Release Date: Apr 16, 2013
Record label: Yep Roc
Genre(s): Country, Americana, Pop/Rock, Adult Alternative Pop/Rock, Alternative/Indie Rock, Contemporary Singer/Songwriter, Contemporary Country
Kim Richey's recordings have always too mercurial to pin down. She's stubbornly followed her muse down the lanes of contemporary country, Americana, and adult alternative pop, but has never stayed in one place too long. Thorn in My Heart possesses country music's spirit at heart, but it's not exactly a country record. Produced elegantly and sparely by Neilson Hubbard, it is a brave, confident collection that is irredeemably melancholy.
Singer-songwriter Kim Richey has had her greatest financial successes as the writer or co-writer of songs performed by country artists such as Patty Loveless and Trisha Yearwood. However, Richey is a first rate recording artist and performer in her own right. Her previous six albums of mostly original material revealed her talents at intimately expressing our shared personal thoughts of who we are, how we got here, and what’s next.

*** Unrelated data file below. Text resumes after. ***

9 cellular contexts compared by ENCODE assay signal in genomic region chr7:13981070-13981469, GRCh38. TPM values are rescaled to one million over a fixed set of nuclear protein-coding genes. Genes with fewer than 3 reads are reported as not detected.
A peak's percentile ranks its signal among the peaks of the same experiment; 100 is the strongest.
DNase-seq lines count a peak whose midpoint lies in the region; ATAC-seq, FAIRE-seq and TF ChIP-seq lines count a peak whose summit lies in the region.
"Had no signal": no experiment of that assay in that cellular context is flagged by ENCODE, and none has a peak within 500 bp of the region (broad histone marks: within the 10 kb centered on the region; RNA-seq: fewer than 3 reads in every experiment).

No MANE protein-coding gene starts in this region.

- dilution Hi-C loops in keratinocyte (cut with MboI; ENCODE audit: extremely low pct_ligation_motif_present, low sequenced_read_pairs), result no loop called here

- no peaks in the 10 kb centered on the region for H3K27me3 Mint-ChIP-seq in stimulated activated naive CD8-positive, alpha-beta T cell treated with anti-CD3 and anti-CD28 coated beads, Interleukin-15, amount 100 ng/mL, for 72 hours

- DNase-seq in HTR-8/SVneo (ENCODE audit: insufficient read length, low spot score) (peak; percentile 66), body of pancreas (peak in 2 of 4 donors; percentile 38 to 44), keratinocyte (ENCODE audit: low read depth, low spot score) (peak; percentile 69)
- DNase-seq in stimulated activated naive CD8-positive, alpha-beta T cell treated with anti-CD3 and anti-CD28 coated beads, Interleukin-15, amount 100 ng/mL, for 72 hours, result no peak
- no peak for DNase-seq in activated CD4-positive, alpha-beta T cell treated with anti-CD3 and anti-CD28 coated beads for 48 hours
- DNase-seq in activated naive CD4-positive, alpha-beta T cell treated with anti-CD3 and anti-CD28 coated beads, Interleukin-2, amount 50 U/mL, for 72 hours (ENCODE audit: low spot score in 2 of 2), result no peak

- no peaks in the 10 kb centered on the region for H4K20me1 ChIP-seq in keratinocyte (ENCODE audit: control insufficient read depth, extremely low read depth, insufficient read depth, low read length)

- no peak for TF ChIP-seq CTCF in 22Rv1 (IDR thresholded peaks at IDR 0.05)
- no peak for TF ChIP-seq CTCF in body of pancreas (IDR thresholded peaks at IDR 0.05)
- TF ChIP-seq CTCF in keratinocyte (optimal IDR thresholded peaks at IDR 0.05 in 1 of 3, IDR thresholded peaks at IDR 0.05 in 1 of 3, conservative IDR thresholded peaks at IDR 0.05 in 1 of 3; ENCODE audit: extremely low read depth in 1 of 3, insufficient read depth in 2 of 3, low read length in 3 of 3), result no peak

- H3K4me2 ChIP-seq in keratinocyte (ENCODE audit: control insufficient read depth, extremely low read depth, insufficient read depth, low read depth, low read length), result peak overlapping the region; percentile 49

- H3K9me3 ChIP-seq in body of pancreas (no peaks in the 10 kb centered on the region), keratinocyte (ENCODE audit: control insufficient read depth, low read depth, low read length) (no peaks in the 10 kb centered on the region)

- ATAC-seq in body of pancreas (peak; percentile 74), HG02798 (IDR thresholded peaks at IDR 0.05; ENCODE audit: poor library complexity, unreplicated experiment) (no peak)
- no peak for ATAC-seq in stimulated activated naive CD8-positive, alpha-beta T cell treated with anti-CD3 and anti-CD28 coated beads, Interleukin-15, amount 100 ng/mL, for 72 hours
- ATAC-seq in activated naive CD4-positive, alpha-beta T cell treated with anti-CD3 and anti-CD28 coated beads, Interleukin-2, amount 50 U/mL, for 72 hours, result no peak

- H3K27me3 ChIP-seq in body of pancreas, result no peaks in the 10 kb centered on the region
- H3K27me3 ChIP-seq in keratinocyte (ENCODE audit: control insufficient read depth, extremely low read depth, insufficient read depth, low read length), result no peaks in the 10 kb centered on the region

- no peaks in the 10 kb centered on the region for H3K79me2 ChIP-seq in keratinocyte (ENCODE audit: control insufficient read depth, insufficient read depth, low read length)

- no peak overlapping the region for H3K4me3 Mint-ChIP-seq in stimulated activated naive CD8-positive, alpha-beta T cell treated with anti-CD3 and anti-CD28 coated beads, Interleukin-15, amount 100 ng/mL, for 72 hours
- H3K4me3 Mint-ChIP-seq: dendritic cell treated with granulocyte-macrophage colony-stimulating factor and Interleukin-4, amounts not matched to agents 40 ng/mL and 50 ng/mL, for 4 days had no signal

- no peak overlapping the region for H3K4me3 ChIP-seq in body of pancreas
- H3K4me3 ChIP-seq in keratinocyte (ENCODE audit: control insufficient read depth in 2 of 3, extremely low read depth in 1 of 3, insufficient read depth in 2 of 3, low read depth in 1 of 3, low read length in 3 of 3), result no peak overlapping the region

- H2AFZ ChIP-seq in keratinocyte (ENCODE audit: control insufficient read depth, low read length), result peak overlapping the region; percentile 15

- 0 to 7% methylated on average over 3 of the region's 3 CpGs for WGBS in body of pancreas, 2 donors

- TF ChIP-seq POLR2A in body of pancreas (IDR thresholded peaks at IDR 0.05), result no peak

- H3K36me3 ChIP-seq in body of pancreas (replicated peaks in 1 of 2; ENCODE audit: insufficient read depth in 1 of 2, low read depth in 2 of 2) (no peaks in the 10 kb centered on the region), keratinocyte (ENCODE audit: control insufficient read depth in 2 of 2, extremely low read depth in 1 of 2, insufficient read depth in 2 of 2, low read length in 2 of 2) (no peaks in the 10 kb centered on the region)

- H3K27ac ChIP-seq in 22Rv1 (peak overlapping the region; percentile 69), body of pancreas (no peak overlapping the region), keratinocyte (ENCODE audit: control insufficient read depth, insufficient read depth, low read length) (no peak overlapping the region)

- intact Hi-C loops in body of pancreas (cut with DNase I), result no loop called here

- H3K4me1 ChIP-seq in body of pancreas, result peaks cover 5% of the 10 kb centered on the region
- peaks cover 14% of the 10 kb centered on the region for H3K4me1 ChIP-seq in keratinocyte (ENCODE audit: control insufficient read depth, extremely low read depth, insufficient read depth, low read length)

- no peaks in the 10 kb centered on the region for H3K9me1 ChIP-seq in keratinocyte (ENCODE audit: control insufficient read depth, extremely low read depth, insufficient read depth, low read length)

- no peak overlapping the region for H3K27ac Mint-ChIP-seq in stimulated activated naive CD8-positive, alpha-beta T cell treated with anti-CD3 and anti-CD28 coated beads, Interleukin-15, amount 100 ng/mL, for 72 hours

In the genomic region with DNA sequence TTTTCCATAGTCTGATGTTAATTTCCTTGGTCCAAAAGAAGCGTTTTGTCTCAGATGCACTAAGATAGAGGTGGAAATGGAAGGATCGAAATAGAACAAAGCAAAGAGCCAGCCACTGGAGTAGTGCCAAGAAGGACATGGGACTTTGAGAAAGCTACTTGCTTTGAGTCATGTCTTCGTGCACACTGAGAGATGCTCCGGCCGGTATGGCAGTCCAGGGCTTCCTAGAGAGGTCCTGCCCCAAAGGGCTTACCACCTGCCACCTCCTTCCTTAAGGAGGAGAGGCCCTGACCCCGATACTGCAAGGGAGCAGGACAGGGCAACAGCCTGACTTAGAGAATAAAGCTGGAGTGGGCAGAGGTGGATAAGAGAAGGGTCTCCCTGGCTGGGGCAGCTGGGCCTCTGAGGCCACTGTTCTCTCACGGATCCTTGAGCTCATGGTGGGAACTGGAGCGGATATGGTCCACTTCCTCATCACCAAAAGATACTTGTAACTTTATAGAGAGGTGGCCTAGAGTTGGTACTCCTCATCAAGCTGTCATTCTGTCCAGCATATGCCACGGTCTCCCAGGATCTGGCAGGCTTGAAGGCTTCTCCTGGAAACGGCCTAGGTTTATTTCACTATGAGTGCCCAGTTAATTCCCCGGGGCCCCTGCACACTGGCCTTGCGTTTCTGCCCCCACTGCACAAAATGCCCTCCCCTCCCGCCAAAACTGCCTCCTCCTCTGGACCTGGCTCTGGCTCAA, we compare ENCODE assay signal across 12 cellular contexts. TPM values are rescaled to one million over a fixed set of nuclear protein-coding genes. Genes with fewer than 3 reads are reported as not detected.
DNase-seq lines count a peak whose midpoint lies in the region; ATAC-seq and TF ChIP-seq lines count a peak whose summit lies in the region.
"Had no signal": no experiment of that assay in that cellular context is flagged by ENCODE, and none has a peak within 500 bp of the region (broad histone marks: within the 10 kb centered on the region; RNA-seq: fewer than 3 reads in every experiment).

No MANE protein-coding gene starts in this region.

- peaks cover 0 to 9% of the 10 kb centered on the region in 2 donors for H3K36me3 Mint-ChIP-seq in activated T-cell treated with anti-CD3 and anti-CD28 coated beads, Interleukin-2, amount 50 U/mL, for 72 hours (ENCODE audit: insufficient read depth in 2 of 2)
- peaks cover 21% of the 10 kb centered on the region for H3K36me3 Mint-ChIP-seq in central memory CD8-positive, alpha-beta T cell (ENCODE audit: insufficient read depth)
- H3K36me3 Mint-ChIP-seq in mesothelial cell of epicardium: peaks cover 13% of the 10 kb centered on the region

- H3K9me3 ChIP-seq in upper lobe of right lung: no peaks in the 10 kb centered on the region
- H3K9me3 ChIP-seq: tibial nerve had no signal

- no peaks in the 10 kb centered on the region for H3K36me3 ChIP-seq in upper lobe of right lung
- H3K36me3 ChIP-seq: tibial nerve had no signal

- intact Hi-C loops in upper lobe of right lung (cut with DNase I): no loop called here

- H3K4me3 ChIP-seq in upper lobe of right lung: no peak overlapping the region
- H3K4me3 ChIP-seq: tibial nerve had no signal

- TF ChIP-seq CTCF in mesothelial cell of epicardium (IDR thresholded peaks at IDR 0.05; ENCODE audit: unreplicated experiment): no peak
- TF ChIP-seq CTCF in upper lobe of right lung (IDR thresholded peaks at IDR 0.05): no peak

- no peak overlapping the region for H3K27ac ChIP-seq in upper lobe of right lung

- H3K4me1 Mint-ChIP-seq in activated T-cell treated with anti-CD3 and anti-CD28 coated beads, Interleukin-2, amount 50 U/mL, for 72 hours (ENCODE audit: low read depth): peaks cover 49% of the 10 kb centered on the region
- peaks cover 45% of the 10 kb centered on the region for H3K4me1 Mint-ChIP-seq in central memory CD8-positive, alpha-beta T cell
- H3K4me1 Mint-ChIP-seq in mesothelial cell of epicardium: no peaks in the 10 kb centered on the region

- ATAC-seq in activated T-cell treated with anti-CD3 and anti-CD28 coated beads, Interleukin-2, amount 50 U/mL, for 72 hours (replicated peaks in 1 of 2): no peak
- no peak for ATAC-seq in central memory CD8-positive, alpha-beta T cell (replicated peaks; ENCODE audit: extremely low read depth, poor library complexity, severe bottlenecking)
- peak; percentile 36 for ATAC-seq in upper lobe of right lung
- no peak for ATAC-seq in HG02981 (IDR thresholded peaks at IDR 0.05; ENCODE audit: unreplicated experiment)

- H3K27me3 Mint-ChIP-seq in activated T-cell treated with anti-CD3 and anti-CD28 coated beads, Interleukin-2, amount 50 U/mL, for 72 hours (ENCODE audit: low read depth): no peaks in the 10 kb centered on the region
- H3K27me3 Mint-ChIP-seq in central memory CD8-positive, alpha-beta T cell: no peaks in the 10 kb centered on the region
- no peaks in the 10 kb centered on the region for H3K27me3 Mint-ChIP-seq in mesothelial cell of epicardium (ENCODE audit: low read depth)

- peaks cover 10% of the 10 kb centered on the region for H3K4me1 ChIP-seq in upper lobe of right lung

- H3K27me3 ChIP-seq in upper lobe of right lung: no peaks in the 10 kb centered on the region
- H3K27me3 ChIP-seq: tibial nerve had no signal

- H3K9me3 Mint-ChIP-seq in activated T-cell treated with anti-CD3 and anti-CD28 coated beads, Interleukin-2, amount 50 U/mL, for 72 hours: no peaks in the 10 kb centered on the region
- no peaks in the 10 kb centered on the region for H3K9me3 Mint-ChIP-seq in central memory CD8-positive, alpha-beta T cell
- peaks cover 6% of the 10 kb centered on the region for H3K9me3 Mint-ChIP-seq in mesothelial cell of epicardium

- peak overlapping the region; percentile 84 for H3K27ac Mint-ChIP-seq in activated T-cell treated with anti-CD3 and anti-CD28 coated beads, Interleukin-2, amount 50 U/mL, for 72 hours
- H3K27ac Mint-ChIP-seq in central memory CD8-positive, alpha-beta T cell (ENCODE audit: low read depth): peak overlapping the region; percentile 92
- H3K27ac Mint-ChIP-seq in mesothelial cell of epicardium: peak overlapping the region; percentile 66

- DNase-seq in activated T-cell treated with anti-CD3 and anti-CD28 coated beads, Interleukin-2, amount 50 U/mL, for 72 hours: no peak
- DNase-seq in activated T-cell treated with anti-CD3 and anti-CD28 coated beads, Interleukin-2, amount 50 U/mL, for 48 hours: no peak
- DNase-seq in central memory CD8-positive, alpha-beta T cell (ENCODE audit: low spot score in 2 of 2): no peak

Kim RicheyThorn in My Heart(Yep Roc)Rating: 3 out of 5 stars If 2010’s Wreck Your Wheels was a retrenchment from the fussy production of its predecessor—2007’s terrific if underappreciated Chinese Boxes—then this new release from the always dependable Richey continues the backwards momentum. It further strips down the instrumentation leaving an open and uncluttered sound. As you can tell from the album’s title, Richey is not in the most joyful of moods and much of this falls on the melancholy side of lost or unrequited love.
If dependability were rewarded, Kim Richey would have all the trophies. Her first six albums meandered from contemporary country to pop to folk and were uniformly excellent. She wanders back to Nashville for her seventh release, “Thorn in My Heart,” and doesn’t miss a step. Locating the deepest part of heartache with pinpoint accuracy, Richey pierces on the catchy title track, observing, “It’s hard to hold your hand when you’re letting go.” She heads in a sultrier direction on the slinky “I Will Wait,” which is all close harmonies and body heat.